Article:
Public Interest Fellows Named for 2010-11

Fri, 02/11/2011

The William S. Boyd School of Law awarded four students with the Public Interest Fellowship for the 2010-11 school year.

The fellows are first-year students Shannon Phenix and Amanda Morgan and third-year students Amaia Guenaga and Carmela Reed.

The Public Interest Fellowship Program provides financial resources, mentorship and learning opportunities to law students who demonstrate strong academic credentials, community service and a commitment to perform public interest work after graduation.

Public interest fellows receive full-tuition scholarships for one year renewable provided that the fellow remains in good academic standing; up to $5,000 in support for one summer’s work in public interest; and expenses to attend one public interest conference in the United States.

Shannon PhenixShannon Phenix
Phenix said her interest in public service began when she worked for the service-learning office as the Student Education Pathway Leader at Kapi’olani Community College in Hawaii. While there, she tutored students at low-income elementary schools and worked on a Hawaiian environmental restoration project.

She later accepted a public interest scholarship to attend the Shidler College of Business at the University of Hawaii at Manoa. There, Phenix participated in several public service events, including the Honolulu AIDS Walk and Nike 5K Run for Kids, and she served on the executive board for the Society for Human Resource Management.

“My experience as a tutor resulted in a passion for education advocacy and policy that led me to law school,” Phenix said.

Her goal is to pursue a career in the area of education policy and advocacy, whether with a small nonprofit or government public service position.

Amanda MorganAmanda Morgan
Prior to law school. Morgan worked for the Child Assault Prevention program, in which she went to elementary schools and facilitated workshops with children, discussing topics such as bullying, strangers and child abuse. She also volunteered at the Rape Crisis Center as an advocate for rape victims, answered calls on the hotline and accompanied those who chose to go to the hospital or file a police report.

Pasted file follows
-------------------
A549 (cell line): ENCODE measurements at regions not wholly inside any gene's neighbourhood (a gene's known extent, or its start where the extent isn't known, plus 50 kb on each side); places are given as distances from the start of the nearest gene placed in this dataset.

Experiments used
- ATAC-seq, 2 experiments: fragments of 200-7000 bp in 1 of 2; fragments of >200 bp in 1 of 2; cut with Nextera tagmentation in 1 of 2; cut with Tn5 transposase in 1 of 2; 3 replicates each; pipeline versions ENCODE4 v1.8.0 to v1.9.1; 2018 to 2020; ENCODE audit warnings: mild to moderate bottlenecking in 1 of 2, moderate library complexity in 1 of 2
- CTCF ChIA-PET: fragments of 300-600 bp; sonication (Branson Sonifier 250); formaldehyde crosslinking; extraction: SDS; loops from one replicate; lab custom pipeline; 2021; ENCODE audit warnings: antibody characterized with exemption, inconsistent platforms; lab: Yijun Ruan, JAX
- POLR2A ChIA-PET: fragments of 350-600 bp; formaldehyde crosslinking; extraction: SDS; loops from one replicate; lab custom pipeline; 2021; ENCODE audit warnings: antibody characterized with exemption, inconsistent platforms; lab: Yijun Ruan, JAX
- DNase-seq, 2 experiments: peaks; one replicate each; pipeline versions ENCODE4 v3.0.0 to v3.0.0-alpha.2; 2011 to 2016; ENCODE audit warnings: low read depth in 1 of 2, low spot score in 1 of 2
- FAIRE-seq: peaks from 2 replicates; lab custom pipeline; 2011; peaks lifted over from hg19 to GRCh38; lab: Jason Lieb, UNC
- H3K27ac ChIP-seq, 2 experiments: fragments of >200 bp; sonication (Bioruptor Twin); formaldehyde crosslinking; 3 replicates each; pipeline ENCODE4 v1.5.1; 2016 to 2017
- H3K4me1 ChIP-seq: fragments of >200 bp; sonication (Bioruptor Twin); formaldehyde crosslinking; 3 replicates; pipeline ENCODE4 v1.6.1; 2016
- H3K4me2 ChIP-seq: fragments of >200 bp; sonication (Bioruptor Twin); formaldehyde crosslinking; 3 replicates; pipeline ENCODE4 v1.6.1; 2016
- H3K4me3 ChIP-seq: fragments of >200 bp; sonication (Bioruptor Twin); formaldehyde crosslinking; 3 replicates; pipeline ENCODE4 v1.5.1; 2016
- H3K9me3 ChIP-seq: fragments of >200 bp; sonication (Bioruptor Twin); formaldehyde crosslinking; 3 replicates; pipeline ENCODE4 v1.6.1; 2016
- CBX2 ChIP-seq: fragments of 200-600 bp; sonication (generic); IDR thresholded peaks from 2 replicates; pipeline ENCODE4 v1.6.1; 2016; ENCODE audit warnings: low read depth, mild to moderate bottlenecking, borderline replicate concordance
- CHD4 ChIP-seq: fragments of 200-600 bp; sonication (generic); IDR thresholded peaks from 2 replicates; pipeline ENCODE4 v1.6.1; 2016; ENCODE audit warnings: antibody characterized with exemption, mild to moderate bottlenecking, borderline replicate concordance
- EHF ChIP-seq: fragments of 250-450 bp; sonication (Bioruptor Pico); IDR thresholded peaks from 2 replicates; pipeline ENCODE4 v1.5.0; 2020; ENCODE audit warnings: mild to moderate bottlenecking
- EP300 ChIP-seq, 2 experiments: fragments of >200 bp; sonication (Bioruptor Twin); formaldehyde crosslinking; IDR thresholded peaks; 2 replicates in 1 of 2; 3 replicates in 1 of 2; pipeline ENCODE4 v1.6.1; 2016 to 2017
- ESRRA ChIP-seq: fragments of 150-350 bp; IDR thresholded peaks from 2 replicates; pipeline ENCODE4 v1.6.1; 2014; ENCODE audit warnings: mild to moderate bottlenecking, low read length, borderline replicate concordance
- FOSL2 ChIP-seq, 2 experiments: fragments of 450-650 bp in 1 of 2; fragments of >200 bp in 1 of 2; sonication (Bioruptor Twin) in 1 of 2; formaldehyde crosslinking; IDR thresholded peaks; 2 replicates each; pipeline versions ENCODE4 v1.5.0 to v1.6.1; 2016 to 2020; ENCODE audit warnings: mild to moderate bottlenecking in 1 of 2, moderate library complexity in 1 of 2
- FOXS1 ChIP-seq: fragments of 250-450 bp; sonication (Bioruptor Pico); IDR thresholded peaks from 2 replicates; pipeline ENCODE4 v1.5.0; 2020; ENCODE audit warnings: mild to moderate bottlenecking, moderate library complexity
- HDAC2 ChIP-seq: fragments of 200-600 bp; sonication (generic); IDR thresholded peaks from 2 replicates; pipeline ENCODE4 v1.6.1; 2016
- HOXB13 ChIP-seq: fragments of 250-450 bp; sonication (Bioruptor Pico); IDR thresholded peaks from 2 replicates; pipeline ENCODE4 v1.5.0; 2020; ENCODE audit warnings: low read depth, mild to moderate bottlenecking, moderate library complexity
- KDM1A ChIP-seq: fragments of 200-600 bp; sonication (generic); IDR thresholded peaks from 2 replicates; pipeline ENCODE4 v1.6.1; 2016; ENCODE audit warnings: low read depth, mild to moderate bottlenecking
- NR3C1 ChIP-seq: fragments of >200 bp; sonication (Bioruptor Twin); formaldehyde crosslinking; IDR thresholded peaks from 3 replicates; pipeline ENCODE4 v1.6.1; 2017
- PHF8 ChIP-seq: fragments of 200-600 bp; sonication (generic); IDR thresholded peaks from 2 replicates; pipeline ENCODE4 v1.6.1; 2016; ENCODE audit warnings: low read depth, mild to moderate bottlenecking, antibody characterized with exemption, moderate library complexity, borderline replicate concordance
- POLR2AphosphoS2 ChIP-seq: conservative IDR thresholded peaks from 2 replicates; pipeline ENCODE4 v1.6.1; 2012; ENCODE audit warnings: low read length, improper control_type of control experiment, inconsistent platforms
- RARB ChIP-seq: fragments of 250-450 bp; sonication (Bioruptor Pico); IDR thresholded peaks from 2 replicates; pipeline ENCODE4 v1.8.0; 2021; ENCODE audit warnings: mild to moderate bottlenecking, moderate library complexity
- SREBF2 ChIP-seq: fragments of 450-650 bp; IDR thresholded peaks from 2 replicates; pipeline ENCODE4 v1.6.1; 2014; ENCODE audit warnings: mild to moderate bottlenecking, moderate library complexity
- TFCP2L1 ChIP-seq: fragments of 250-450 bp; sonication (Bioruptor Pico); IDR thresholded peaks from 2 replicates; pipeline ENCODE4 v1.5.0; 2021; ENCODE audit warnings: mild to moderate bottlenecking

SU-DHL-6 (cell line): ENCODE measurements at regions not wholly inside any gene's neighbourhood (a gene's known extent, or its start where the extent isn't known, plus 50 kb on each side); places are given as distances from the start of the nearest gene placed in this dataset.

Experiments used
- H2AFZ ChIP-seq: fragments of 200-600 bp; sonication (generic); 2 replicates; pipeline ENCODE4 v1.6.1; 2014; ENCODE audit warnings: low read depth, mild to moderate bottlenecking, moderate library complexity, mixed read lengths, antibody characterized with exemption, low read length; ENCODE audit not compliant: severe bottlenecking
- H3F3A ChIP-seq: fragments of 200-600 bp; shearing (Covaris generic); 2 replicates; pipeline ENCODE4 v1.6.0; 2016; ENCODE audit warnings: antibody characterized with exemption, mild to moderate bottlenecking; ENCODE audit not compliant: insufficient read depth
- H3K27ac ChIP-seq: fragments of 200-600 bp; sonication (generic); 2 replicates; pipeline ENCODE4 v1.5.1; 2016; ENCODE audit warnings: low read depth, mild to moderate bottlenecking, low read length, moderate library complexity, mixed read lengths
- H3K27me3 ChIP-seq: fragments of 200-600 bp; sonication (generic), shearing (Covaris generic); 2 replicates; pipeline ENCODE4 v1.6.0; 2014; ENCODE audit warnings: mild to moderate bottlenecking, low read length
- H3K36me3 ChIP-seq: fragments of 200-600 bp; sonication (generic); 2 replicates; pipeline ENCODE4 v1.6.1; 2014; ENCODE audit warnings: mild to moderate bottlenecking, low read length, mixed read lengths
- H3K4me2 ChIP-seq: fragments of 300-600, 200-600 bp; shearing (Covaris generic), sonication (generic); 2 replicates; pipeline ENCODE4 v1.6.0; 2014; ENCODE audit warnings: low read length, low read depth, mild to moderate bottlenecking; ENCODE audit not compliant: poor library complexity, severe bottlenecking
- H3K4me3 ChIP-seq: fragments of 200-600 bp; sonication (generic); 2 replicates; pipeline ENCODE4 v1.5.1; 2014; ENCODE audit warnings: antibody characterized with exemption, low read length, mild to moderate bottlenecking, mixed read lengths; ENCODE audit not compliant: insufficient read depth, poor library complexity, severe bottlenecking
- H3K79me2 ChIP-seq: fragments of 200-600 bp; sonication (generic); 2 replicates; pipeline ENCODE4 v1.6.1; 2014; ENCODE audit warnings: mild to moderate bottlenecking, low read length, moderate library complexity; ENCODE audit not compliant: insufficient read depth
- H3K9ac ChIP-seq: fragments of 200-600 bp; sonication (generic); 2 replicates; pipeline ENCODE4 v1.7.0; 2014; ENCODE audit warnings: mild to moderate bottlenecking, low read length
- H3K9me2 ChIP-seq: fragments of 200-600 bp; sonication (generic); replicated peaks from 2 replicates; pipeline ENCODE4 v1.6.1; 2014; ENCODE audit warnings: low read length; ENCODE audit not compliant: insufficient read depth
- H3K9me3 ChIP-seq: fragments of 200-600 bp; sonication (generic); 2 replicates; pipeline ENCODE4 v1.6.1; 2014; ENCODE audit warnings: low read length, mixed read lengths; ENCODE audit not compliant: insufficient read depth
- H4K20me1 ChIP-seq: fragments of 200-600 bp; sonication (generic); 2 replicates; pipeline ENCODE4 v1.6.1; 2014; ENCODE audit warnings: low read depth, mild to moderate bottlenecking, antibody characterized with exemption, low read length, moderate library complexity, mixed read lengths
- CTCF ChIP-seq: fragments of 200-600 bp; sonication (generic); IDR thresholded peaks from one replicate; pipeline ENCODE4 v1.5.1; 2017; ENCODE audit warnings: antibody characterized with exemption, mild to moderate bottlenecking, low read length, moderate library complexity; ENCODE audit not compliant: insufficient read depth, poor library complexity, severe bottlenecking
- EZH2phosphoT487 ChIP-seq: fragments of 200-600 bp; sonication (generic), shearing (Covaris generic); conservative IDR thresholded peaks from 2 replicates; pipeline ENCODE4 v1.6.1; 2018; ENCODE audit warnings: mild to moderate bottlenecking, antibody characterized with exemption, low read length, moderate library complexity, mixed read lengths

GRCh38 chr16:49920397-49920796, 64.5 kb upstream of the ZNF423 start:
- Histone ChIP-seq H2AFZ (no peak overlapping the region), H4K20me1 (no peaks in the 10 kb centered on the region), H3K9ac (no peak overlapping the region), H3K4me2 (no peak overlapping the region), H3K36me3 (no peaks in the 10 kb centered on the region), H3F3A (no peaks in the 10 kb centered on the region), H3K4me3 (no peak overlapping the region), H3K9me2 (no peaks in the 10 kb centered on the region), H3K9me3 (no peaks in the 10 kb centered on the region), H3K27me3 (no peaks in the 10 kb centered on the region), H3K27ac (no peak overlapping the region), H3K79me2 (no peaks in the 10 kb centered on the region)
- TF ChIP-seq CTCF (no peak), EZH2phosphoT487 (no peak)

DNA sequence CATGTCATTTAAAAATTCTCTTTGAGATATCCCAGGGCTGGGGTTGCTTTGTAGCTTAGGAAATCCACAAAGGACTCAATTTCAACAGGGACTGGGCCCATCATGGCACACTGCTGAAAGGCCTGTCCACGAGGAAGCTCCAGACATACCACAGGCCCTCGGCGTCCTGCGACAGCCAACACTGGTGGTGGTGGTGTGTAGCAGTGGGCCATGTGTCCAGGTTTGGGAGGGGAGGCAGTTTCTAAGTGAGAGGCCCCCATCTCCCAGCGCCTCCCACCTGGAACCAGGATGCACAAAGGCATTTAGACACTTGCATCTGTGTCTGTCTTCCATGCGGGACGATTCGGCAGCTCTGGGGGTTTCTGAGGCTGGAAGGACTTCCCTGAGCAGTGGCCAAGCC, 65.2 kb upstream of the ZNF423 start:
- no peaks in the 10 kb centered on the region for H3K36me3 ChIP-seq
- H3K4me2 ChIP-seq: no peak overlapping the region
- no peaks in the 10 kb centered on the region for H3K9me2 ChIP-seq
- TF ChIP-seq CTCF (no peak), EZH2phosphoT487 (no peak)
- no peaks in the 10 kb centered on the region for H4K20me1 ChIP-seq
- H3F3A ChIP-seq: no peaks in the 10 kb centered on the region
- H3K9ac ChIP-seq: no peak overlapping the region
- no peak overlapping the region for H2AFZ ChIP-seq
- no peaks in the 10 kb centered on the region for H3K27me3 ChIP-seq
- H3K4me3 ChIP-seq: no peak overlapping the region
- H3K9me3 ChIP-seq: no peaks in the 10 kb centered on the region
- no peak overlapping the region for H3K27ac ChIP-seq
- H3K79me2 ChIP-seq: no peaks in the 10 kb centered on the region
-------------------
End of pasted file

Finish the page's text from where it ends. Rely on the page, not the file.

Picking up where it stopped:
“I'm interested in working on behalf of children in some capacity as an attorney. I have yet to pin down exactly what area of law I will pursue, but it will definitely be an area of public interest law,” Morgan said.

Carmela ReedCarmela Reed
For five years before attending law school, Reed assisted the administrator for a state-run psychiatric hospital for children. She participated in DJs for PJs (an event to collect clothing, pajamas in particular, for disadvantaged children), and also helped set up booths and chaperoned at the annual Ronald McDonald House Halloween for inpatient residents. In addition, she worked on the performance improvement committees that oversaw medical records maintenance and human resources/morale activities. She also helped form and chaired a new committee, the Employee-Management Committee, which facilitated communication between staff and hospital management.

Last summer, Reed had an externship with the District Attorney’s Office in the Juvenile division, working on child welfare cases.

“I would love to work either as an advocate for children (particularly abused/neglected youths or those struggling with mental health issues) or work for the District Attorney's Office in the juvenile division or support enforcement,” Reed said.

Amaia GuenagaAmaia Guenaga
Before entering law school, Guenaga received her master’s degree in counseling with an emphasis on marriage and family. She worked with adolescents in the juvenile justice system and their families doing individual, group and family therapy. In spring 2010, she worked as a student attorney in the Family Justice clinic, (which was one of the most rewarding experiences I've had), and in summer 2010, she worked an externship for Legal Aid of Nebraska in Omaha. 

Guenaga said she has always had a passion to help children (from infancy through adolescence) and their families.

“My goal, upon entering law school, and now is to combine the knowledge and experience I am gaining in law school with the knowledge and experiences I gained through my education in my master’s in counseling and my work experience thereafter, in order to help, protect, and advocate for others, primarily children and their families,” Guenaga said.